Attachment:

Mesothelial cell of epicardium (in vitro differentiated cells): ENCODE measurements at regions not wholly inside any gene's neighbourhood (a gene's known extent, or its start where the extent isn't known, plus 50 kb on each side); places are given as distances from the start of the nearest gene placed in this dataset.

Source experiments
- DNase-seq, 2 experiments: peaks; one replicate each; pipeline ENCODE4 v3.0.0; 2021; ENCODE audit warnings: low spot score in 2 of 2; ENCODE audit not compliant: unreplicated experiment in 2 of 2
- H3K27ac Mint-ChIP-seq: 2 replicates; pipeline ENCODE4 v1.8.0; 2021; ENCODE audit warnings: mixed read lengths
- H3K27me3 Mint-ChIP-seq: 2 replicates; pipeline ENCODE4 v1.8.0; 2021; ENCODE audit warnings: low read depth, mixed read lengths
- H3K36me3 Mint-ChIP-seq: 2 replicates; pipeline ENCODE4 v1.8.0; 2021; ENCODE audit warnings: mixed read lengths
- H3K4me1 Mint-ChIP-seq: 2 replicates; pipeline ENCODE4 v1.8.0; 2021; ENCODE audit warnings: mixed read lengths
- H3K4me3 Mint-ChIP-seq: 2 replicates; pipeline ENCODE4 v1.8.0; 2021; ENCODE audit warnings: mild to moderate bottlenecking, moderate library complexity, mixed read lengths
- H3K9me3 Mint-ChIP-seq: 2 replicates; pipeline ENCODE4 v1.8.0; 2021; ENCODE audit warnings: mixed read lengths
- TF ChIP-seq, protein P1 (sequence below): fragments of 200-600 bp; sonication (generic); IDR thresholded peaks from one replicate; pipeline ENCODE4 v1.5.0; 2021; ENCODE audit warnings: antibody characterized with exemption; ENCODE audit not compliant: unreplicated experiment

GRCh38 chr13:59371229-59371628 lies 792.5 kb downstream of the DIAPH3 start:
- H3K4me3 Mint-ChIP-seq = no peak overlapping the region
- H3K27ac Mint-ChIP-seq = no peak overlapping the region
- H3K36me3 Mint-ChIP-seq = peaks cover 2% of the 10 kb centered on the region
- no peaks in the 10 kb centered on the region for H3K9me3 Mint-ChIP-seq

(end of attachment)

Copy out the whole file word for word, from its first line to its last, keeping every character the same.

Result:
Mesothelial cell of epicardium (in vitro differentiated cells): ENCODE measurements at regions not wholly inside any gene's neighbourhood (a gene's known extent, or its start where the extent isn't known, plus 50 kb on each side); places are given as distances from the start of the nearest gene placed in this dataset.

Source experiments
- DNase-seq, 2 experiments: peaks; one replicate each; pipeline ENCODE4 v3.0.0; 2021; ENCODE audit warnings: low spot score in 2 of 2; ENCODE audit not compliant: unreplicated experiment in 2 of 2
- H3K27ac Mint-ChIP-seq: 2 replicates; pipeline ENCODE4 v1.8.0; 2021; ENCODE audit warnings: mixed read lengths
- H3K27me3 Mint-ChIP-seq: 2 replicates; pipeline ENCODE4 v1.8.0; 2021; ENCODE audit warnings: low read depth, mixed read lengths
- H3K36me3 Mint-ChIP-seq: 2 replicates; pipeline ENCODE4 v1.8.0; 2021; ENCODE audit warnings: mixed read lengths
- H3K4me1 Mint-ChIP-seq: 2 replicates; pipeline ENCODE4 v1.8.0; 2021; ENCODE audit warnings: mixed read lengths
- H3K4me3 Mint-ChIP-seq: 2 replicates; pipeline ENCODE4 v1.8.0; 2021; ENCODE audit warnings: mild to moderate bottlenecking, moderate library complexity, mixed read lengths
- H3K9me3 Mint-ChIP-seq: 2 replicates; pipeline ENCODE4 v1.8.0; 2021; ENCODE audit warnings: mixed read lengths
- TF ChIP-seq, protein P1 (sequence below): fragments of 200-600 bp; sonication (generic); IDR thresholded peaks from one replicate; pipeline ENCODE4 v1.5.0; 2021; ENCODE audit warnings: antibody characterized with exemption; ENCODE audit not compliant: unreplicated experiment

GRCh38 chr13:59371229-59371628 lies 792.5 kb downstream of the DIAPH3 start:
- H3K4me3 Mint-ChIP-seq = no peak overlapping the region
- H3K27ac Mint-ChIP-seq = no peak overlapping the region
- H3K36me3 Mint-ChIP-seq = peaks cover 2% of the 10 kb centered on the region
- no peaks in the 10 kb centered on the region for H3K9me3 Mint-ChIP-seq